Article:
Fic: When You Need Friends More Than Physics
Characters: Luke Smith, Sanjay, Eleven
Word Count: 2862
Summary: In which Sanjay just wants a normal friend and Luke almost does a very good impression of one.
‘They’re letting us use a calculator for this stuff you know,’ he tells Luke. They’re both in the college library working steadily through their summative coursework on special relativity. Sanjay wants to be nice to him because it can’t be easy to be a year younger than everyone else.
‘Yeah, but it’s quicker to do it in your head.’ Sanjay peeks over at Luke’s work and is annoyed to see that he’s gone totally off topic. He’s doodled a series of equations in the margins about measuring the Kodicek scale of divergent chronons processed via Block Transfer Computations, which appear to be a string of words Luke has just made up.
His mum had warned him before he came to uni that he should be prepared for the big fish in small pond effect. But still, Sanjay had half believed he would always be cleverest person in any given room. He’s been proven wrong many times over since coming to Oxford. Really, he might have a massive insecurity complex now, but he’s come to terms with the fact he knows absolutely nothing compared to the people around him who were all probably grown in jars and raised by the Demon Headmaster as part of some very clever experiment.
And some days, he thinks Luke is just taking the piss.
Clyde and Rani, it turns out, have a lot of opinions on a lot of things. It’s kind of scary, and Sanjay has started feeling like he has two invisible extra friends. Friends who are critical of absolutely everything. Rani is even responsible for Luke’s three million scarves, which he discovers in town when Luke sends her a text asking for advice on a grey and white square thing, complete with pictures from three different angles.
‘Rani thinks grey is my colour.’ He explains.
‘Well, do you like it?’ He asks Luke over his coffee while a crowd of teenagers glared at them for blocking their access to cheap accessories. He doesn’t even know why Luke has to buy a scarf; weren’t all Londoners born with them hanging round their scrawny hipster necks?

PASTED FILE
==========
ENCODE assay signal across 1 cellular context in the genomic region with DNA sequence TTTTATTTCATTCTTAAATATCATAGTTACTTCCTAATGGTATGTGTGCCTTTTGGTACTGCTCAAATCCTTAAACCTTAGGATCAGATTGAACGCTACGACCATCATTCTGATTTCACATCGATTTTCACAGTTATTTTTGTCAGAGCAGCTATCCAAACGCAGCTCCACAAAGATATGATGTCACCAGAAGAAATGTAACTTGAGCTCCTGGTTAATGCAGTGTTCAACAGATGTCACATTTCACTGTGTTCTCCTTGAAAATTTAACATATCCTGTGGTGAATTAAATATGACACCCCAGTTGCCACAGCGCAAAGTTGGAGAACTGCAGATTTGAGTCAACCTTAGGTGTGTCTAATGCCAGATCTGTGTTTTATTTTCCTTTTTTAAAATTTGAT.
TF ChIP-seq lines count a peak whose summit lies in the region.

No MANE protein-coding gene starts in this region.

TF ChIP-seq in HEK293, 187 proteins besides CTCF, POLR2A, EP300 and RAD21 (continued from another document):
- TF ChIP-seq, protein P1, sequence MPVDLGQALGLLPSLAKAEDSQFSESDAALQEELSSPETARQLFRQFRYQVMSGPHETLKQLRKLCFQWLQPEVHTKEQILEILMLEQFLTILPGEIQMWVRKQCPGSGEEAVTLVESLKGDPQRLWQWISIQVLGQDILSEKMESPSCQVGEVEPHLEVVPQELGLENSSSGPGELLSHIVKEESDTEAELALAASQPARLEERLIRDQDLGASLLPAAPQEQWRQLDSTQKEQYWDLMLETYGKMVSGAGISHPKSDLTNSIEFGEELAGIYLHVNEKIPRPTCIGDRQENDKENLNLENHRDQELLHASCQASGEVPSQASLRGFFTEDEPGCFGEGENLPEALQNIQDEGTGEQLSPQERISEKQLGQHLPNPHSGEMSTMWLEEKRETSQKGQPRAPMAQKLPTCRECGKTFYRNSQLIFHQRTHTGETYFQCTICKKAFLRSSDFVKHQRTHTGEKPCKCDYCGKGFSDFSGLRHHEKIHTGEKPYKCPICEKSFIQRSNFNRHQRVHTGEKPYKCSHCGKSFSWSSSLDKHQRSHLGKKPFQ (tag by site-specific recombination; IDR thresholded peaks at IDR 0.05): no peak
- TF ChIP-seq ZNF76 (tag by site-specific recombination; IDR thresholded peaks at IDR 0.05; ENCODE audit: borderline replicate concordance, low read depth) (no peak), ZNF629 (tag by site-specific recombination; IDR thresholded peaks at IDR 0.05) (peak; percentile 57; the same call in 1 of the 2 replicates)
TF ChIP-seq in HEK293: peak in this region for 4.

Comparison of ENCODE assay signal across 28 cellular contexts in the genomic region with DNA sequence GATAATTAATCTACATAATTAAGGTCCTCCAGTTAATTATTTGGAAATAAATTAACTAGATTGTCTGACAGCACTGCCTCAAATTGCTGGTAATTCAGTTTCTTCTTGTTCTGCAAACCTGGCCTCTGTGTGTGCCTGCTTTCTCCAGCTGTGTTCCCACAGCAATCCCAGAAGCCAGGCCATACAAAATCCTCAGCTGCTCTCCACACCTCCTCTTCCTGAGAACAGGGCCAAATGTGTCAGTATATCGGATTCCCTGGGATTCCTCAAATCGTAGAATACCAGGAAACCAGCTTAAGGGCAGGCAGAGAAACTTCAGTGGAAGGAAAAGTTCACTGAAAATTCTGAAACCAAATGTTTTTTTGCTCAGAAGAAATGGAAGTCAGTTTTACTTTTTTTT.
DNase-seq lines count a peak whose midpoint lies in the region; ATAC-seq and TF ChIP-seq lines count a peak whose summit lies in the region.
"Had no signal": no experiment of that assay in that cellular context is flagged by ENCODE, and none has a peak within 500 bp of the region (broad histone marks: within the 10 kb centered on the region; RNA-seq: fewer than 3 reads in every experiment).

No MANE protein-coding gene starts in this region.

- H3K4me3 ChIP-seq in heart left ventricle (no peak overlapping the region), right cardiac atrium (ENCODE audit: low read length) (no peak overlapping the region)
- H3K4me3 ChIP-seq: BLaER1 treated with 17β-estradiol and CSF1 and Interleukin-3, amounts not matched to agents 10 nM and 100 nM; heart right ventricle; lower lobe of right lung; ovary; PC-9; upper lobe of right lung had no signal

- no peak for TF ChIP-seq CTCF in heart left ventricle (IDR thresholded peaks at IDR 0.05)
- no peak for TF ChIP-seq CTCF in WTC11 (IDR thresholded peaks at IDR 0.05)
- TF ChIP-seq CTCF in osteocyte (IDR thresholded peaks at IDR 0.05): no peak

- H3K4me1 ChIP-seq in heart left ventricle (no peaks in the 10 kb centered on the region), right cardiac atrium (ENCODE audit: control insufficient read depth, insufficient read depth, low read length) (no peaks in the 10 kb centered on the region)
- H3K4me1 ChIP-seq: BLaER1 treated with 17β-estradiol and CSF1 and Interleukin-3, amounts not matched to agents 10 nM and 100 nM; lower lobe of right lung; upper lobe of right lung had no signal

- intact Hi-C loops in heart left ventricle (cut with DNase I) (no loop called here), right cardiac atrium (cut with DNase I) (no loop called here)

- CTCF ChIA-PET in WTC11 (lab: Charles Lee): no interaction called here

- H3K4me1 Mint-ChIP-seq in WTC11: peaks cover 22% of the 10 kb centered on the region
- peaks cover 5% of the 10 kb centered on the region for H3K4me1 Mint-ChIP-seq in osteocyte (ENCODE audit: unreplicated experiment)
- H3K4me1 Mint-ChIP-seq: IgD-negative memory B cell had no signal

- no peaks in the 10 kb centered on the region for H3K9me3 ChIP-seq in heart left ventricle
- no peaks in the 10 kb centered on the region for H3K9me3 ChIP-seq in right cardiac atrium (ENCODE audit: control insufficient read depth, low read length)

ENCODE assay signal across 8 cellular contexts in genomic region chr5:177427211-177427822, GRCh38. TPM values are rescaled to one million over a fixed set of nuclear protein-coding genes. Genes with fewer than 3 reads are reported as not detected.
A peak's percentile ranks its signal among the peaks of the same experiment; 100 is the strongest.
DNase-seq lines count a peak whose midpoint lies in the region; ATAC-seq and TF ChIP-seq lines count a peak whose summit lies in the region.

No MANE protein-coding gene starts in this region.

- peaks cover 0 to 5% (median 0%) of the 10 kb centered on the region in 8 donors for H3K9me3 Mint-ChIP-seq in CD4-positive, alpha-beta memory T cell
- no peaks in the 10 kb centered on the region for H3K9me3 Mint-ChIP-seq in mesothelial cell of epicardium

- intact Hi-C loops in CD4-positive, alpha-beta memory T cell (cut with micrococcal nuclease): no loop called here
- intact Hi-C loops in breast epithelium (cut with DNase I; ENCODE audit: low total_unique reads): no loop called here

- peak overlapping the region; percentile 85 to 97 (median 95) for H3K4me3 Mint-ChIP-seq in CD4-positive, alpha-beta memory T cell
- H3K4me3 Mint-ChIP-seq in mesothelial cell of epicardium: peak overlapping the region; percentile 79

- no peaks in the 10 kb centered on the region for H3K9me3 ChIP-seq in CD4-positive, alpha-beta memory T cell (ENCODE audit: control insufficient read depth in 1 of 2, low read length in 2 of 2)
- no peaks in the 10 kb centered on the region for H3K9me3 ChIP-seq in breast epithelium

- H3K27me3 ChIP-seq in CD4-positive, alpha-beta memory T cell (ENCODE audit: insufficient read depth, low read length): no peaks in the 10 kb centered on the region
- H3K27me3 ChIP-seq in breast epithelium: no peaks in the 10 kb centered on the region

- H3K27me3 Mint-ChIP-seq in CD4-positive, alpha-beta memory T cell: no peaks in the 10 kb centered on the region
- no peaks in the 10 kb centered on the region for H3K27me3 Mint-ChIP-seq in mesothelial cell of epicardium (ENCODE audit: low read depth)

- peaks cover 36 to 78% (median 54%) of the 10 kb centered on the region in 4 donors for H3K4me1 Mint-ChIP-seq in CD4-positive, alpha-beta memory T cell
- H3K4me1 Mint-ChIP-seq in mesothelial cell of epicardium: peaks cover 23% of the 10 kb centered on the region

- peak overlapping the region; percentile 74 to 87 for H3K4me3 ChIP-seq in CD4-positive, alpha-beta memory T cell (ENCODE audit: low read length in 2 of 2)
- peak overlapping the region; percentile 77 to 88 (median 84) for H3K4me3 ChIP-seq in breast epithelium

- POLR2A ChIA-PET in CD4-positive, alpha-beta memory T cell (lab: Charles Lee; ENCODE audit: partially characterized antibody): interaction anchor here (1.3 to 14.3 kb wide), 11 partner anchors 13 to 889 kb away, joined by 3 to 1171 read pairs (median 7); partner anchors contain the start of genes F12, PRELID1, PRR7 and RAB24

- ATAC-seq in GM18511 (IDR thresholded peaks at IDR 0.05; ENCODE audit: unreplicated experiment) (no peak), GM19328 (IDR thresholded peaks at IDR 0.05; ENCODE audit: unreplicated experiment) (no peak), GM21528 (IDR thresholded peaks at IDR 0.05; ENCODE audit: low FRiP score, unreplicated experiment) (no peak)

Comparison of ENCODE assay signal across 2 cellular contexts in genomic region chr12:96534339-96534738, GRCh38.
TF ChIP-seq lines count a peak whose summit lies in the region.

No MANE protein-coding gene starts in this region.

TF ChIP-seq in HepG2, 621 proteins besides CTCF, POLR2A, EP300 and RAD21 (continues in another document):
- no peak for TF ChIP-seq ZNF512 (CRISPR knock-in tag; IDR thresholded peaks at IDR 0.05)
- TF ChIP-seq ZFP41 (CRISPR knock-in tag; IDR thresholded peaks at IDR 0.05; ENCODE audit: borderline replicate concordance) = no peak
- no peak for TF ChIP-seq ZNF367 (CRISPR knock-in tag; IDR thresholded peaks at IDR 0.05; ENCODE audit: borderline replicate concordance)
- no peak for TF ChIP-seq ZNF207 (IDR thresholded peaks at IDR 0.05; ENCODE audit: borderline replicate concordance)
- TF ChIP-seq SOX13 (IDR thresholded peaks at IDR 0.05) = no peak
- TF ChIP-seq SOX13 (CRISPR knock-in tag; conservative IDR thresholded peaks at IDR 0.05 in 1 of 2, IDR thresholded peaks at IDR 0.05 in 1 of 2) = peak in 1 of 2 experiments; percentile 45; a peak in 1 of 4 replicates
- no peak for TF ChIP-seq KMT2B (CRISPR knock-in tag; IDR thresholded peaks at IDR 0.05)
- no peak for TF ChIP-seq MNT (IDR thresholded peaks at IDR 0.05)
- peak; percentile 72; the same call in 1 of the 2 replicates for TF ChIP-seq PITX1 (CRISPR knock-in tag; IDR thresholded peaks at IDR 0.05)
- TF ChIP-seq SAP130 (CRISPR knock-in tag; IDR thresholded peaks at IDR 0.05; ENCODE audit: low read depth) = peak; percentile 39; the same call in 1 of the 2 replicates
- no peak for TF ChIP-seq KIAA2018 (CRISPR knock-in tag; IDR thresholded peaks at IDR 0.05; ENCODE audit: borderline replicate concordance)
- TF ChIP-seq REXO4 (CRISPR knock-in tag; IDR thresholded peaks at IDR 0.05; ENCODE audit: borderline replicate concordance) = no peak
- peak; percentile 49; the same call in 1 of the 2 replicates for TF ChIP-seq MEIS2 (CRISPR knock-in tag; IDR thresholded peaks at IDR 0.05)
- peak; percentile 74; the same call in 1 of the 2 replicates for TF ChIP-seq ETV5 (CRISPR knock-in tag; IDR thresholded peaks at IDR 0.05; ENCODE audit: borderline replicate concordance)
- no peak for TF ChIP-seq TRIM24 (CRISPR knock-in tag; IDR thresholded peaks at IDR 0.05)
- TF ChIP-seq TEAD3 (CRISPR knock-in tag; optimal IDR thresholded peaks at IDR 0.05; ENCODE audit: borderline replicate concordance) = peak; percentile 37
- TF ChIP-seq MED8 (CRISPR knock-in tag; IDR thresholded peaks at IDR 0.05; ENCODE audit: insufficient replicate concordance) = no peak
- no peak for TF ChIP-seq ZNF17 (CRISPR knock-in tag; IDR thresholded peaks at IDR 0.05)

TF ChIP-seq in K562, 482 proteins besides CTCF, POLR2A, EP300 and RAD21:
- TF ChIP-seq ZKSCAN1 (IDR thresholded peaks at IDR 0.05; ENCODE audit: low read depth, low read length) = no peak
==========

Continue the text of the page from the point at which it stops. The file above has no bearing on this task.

And really, he’s still uncertain about becoming friends with Luke, who’s just the wrong side of socially awkward. He’s a sweet kid, sure, but he’s a year younger than Sanjay and, to be honest, a bit bland and nerdy. There isn’t much there to hold his interest.
‘It’s just a scarf,’ Luke explains, laughing like he’s the weird one here. ‘Clyde always says-‘
‘I’m just saying,’ and gosh, he never knew a thirteen year old in orange tights and a handbag bigger than her head could be so scary, ‘Just saying that maybe you can buy it if you want to buy it.’
Luke mulls this over, and he turns out to be much better than Sanjay at dodging tweenage elbows. ‘Alright!’ he says brightly, plucking the scarf off the rack. Sanjay, strangely, feels quite proud of himself. Like he’s herding a reluctant five year old towards a successful, free-thinking life of making his own decisions.
His phone rings while they join the mile-long queue at the checkout, and it’s fashion dictator Rani on hand to make sure Luke is following her strict rules about colour-coordination.
‘It’s fine, Rani. I’ve already decided.’ He listens to the squeaky voice on Luke’s mobile launching into a lengthy diatribe, feeling something like pride that he’s fostering Luke’s independence. They’ve shuffled forward three whole feet by the time Rani’s done.
‘Yeah, well,’ Luke’s saying, ‘It’s just that Sanjay says-‘
Sanjay drains the bitter dregs of his coffee. Okay, it’s not the amazing victory over the combined powers of Clani he was going for, but at least he’s not the only one who’s being subjected to Luke’s ridiculous co-dependence complex.
Luke’s mobile is a bit odd. It’s not that it seems to have an endless amount of space for music, movies and internet, and loads as fast as a computer. Or that he gets a new one every three weeks. Or that it has an app that connects it to the microwave. What he really finds weird is how Luke has neatly recorded the number of every single thing he’s ever met.
He only borrowed it to check the footy scores, but Luke’s keypad was wired up to an endless amount of shortcuts that were impossible to memorize (which was how he found out about the microwave thing) and he ended up looking at a very, very long list of friends for a guy who only seemed to know three people.
The really weird bit was how formal it all was. No one had any stupid nicknames like Spongebob or Sudsy. On the contrary, Luke’s M section of his phone book was as long as your arm, with a whole boroughs-worth of Mr and Mrs Something’s filed away. And there were several numbers listed on his speed dial that Sanjay wasn’t convinced were real. 1, 2 and 3 were Clyde, Mum and Rani, in that order. 4 was a Mister Smith, who Sanjay had heard him talking about before, though he hadn’t quite worked out whether that was his dad or his school teacher, and he was almost positive 5 was the code name and coordinates for a secret government organisation. 6 was The Doctor, who had a number with far too many 0’s and 7’s to work and who definitely wasn’t Luke’s GP, since his phone book listed clinics in Ealing, Oxford and, oddly, Cardiff. 7 linked to a collection of numbers that scrolled off screen and had dashes, for Christ’s sake. It was labelled in careful capitals as BANE PHONIC FREQUENCY.